Tim Hudak vows to cut 100,000 public sector jobs

Antonella Artuso, Queen's Park Bureau Chief

, Last Updated: 5:19 PM ET

BARRIE — A Progressive Conservative government would chop 100,000 civil servant positions to shrink the public payroll by 10%, Tim Hudak says.

The job cuts would return government to the size it was in 2009 and save $2 billion, the PC leader said Friday, adding “vital” front-line service providers such as nurses, doctors and police would be spared.

Hudak said he would keep full-day kindergarten, but would change the staffing model and increase some class sizes. The move would mean fewer teachers would be required in the future.

New government hires wouldn’t be eligible for the “gold-plated pensions,” he said during a campaign stop in Barrie.

The PCs would also scrap the 30% post-secondary tuition break, the seniors Healthy Home Renovation Tax Credit, Local Health Integration Networks (LHINs), the Ontario Power Authority (OPA), and the Drive Clean program.

Hudak said he believes Ontarians are ready for some “straight talk” on what it will mean to balance the books, which he has promised to do by 2016.

“It’s not going to make me happy,” Hudak said.

Some jobs will transfer to the private sector as the government gets out of certain businesses such as cafeteria and information technology services, he said.

Many positions won’t be filled when people retire.

Hudak said balancing the books will be tough, but it’s necessary to restore business confidence and create private sector jobs.

“The other two leaders, they seem paralyzed by a desire to be popular so they’re going to tell you that they’re going to spend more. They’re more interested in protecting their jobs than creating jobs for you,” Hudak said.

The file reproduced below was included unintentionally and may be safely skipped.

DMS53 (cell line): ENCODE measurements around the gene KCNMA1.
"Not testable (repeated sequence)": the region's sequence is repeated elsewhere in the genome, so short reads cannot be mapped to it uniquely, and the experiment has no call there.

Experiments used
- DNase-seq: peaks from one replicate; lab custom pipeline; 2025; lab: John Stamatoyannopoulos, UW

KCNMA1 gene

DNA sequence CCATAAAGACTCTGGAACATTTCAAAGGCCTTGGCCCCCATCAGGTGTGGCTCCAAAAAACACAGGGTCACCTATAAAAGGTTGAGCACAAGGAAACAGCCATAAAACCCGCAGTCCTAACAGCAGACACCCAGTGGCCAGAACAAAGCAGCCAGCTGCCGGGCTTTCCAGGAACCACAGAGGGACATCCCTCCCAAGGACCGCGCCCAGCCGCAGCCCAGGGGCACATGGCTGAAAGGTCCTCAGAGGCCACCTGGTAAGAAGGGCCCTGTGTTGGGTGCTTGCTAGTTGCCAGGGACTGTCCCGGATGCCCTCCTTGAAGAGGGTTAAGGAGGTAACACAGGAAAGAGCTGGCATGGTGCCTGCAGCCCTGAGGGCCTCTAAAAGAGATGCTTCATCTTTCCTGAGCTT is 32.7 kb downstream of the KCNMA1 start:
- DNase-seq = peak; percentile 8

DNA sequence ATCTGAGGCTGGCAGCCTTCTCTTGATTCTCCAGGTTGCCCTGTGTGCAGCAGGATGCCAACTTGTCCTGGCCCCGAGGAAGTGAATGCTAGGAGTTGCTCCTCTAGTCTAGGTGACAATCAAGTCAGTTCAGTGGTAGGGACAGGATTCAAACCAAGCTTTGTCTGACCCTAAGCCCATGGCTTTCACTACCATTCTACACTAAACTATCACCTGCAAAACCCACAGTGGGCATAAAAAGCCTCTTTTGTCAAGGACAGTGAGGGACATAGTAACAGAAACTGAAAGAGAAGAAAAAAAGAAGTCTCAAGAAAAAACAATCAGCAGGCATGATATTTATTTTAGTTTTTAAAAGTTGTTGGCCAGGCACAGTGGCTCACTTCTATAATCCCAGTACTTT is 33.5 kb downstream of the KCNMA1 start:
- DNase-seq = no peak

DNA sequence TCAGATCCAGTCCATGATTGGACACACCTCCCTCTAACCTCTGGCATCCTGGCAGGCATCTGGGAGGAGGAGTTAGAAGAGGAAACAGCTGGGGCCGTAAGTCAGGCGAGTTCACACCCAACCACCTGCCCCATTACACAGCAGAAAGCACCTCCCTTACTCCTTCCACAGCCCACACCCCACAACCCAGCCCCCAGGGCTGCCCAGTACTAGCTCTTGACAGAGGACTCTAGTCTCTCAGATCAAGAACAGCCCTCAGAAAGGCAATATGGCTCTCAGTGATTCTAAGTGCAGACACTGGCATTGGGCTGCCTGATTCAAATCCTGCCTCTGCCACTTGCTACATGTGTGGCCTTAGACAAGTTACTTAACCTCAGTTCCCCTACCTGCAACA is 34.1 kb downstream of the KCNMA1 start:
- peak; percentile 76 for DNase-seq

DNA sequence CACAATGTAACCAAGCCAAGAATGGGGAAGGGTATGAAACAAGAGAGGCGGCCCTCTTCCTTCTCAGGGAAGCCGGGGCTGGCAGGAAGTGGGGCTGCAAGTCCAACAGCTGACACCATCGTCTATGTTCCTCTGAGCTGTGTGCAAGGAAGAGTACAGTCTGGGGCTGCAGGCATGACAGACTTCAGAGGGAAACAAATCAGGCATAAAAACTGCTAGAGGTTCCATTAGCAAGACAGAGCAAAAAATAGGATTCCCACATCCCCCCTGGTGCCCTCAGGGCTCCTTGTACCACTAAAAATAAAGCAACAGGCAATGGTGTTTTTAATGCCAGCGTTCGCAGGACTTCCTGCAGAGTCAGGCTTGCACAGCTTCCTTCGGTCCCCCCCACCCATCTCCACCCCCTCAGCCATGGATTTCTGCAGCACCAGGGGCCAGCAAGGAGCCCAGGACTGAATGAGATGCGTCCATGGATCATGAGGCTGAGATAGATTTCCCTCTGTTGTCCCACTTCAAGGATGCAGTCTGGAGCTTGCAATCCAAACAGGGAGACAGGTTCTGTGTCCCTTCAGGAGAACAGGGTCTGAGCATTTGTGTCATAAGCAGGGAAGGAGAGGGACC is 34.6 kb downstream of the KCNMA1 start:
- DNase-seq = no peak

In Trenton, Liberal Leader Kathleen Wynne said her government has invested in education, research and business partnerships to create jobs and boost the economy.

She said Hudak believes there will be more jobs if he fires teachers and cuts back on education.

“I’ve said for months that Tim Hudak’s plan is reckless and would steer Ontario, in fact, out of recovery and back into recession. And now we have proof positive from Tim Hudak himself,” Wynne said.

“Today we learned that Tim Hudak’s job plan is to turn paycheques into pink slips for 100,000 people.”

Randy Robinson, a spokesman for the Ontario Public Service Employees Union (OPSEU), which represents tens of thousands of public sector workers, said in an e-mail that Hudak cannot reduce these positions without cutting deeply into health care, school boards, colleges, universities, and child care.

“We’ve known all along that Tim Hudak’s views were extreme, but this is beyond the pale. One hundred thousand jobs is 1.5% of all the jobs in Ontario. Cut that many and you could throw the whole economy into a recession. You can’t grow the economy by cutting jobs,” Robinson said. “I’m sorry. He’s taken leave of his senses.”

The Ontario budget released on May 1 shows the province spent $11.3 billion more than it took in last year, and the net debt rose to $270 billion.


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